Paycheck Protection Program Update

By Jeff Dick, CPA

Most of you have likely heard about the PPP, and how it was enacted as part of the CARES Act. The intent of the PPP was to help provide funding for businesses to continue operations during the early stages of the pandemic, with a focus on retaining employees on payroll. The program has gone through many changes/updates since it’s creation, including the extension of the covered period from 8 to 24 weeks.

Most businesses who received PPP funds from the SBA have either hit the end of their 24 week covered period, or are nearing the end. With the completion of that period, the next question to ask is “How does the loan forgiveness process work, and when should I apply for forgiveness?” As is the case in most governmental programs- the answers aren’t all as clear as we’d like.

As of today, all businesses who want to apply for forgiveness of the PPP loan must complete and submit the appropriate application to their lending institution. There are three different applications- Form 3508S, Form 3508EZ, and Form 3508. Which Form you complete depends on your situation, and each Form requires different documentation to be submitted along with the signed Form. Form 3508S requires the least supporting documentation, while the full 3508 requires the most.

Form 3508S- Businesses with loans under $50,000

Form 3508EZ- Self-employed businesses with no employees, or businesses who did NOT reduce employee pay rates by more than 25% and did not reduce Full-Time Employee (FTE) numbers

Form 3508- Businesses who DID reduce employee pay rates by more than 25% and reduced FTEs

Because the rules surrounding what expenses are/are not allowable for the forgiveness, businesses need to be very careful with what they include on their application. The inclusion of disallowed expenses could lead to the denial of forgiveness by the SBA- which would require some/all of the loan to be repaid.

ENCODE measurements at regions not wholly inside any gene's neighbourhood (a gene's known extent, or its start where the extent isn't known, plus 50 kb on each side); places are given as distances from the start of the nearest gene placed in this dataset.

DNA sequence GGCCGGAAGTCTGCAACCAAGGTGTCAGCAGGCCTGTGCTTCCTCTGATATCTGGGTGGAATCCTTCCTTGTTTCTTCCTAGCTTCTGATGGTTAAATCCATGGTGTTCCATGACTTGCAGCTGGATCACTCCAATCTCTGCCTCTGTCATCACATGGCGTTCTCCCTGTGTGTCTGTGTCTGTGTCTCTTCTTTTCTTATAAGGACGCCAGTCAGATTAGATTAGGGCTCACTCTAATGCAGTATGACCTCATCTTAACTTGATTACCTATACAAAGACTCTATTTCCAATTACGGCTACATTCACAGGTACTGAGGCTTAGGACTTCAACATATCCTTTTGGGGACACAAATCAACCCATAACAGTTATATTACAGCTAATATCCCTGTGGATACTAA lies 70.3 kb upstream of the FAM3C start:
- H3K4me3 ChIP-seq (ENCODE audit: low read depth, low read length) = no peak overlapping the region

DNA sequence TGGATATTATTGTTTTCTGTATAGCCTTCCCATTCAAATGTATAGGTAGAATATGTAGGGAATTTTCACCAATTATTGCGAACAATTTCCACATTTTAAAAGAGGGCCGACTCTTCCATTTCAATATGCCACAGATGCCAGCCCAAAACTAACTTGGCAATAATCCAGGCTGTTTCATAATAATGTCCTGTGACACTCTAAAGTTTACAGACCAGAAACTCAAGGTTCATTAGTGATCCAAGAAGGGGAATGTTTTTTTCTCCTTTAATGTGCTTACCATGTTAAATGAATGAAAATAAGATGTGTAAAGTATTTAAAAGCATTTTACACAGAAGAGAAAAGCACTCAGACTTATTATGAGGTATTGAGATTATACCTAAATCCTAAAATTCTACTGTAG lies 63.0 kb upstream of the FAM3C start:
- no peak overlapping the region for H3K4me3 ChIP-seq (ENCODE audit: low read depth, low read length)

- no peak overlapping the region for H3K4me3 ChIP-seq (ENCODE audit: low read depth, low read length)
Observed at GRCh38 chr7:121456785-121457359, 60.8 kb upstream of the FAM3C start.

Currently, the deadline to timely file the forgiveness application is 10 months from the end of the 24 week covered period. Once the businesses has submitted the application to their lending institution, it then has 60 days to process the application and submit to the SBA. Once the SBA receives the application, it then has 90 days to approve or deny the forgiveness request.

The 10 month period to submit the application is important, because as of today, there are still some very important unknowns concerning the program and its effect on income taxes:

  1. Under current Treasury regulations, any expenses paid with PPP funds are non-deductible. In effect- this means any PPP loan amount forgiven is taxable income.

This did not appear to be the intent of Congress when they created the PPP. There have been discussions in Congress to fix this, but as of today, the forgiven PPP funds would essentially be taxable.

  1. If the PPP funds are indeed taxable, there is uncertainty regarding WHEN they are taxable. Some professionals feel the funds would be taxable in the year the loan is forgiven by the SBA (possibly 2021), while others feel the funds would be taxable in the year they were used (2020).

Because of the complexity of the forgiveness application process and the uncertainty surrounding the possible taxation of the forgiven PPP funds, we suggest you talk to your tax professional to discuss your situation. If you have unanswered questions, MHCS has put together an experienced team that is here to answer them- just let us know how we can help!

Jeff Dick, CPA | Director